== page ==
The President and the soon-to-be-former Speaker of the National Assembly teamed up and focused their fury on this miniscule topic, ignoring the fact that they got their asses whooped in an epic fashion, on a national scale.

Ramos Allup has also caught a lot of flak from the MUD, saying his timing was awful, and that this wasn’t the sort of National Assembly we’d have: one of revanchismo.

But instead of giving in to pressure, he doubled down, standing by his comments. And for standing firm on something that is, in fact, right makes for a refreshing change in itself. This guy hasn’t even been sworn in and barely 24 hours into the post-6D frenzy that has started, he’s manage to put chavismo on the defensive and under pressure.

“This isn’t an offense to any individual in particular. ANTV and the National Public Media System are embarrassing, a disgrace from a communicational point of view” he said completely unrelated to what reporters were asking. Yet it was enough to set the tone of both Contacto con Maduro and Con el Mazo Dando.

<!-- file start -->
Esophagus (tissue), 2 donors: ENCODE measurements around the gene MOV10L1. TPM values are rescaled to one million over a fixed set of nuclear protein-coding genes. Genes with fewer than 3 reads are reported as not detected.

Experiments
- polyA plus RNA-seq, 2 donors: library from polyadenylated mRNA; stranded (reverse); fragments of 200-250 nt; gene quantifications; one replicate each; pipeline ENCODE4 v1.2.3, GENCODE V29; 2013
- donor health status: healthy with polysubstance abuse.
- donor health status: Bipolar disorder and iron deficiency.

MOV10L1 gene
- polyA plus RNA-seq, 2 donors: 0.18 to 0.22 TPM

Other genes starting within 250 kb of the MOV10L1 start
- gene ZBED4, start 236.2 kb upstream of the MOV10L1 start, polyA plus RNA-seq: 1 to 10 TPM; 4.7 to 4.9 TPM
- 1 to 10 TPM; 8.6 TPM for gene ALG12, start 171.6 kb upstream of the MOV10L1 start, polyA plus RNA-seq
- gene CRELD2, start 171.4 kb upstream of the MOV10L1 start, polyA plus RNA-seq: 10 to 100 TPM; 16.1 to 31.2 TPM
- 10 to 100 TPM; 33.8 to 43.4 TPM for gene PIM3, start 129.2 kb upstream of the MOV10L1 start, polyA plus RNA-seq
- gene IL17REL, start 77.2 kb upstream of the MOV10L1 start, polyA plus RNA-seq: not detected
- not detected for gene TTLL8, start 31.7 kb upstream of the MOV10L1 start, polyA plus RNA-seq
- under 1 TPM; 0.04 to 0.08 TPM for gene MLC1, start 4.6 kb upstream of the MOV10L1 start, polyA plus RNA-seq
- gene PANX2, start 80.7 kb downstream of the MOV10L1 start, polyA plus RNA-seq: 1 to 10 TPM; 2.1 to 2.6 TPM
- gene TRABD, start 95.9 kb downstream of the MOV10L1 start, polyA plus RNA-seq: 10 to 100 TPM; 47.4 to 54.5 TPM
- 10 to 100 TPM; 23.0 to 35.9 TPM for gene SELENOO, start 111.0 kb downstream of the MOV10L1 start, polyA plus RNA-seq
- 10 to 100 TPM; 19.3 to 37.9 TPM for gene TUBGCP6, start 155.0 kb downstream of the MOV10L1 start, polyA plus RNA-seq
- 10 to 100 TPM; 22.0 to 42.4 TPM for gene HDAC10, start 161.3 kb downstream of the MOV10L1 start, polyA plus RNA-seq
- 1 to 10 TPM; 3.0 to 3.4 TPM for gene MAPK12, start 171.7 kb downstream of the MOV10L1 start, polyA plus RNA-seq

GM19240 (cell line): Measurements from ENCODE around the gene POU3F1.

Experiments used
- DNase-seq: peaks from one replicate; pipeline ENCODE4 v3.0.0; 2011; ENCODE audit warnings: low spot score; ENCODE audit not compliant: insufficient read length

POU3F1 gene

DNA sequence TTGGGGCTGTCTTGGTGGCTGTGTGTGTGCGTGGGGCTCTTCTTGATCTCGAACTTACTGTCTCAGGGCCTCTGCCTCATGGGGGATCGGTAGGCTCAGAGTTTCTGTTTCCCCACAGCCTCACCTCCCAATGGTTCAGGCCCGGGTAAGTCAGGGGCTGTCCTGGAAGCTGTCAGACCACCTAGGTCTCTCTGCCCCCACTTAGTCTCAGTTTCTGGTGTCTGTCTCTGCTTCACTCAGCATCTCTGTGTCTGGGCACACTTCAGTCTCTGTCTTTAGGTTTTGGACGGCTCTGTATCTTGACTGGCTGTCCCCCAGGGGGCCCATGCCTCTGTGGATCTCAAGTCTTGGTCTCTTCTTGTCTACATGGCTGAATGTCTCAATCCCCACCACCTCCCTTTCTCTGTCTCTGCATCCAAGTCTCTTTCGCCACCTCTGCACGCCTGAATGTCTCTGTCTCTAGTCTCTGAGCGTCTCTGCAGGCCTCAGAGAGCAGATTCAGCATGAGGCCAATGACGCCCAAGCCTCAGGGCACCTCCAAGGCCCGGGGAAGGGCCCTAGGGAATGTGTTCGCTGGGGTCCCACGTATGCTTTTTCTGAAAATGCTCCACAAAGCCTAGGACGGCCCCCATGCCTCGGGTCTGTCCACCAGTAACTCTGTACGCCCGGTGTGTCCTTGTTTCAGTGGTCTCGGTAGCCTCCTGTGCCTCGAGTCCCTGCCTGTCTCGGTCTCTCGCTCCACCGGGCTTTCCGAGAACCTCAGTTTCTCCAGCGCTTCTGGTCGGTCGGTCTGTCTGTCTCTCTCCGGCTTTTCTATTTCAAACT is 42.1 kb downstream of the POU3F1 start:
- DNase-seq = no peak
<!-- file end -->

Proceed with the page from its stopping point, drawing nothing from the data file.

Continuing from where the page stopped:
Freedom of speech has always been a priority for the MUD, and it seems rather unnecessary to even be having this discussion. It all seems to boil down to who said this, not what was said. Had it been Capriles, Leopoldo or even María Corina for that matter, we would’ve nodded and agreed.

But it wasn’t Capriles or LL or MCM, it was Ramos Allup who said it. His attack did something the opposition hasn’t really done effectively in a while: it seized control of the media agenda for a few days. And that’s exactly what we need: chavismo on their toes, reactive and even more prone to screwing up. That’s the next five years of the National Assembly right there, if he’s the one to preside it.

On the other hand, whatever we receive from any other possible National Assembly President will be centered mainly on reconciliation and, likely, on pisar conchas de mango chavistas will have prepared. Not to say they will be collaborationists or will sigh in defeat at the first sign of turmoil, but I cannot imagine Julio Borges, for instance, standing up to make sure the discussions that ought to be held are carried out properly under his command.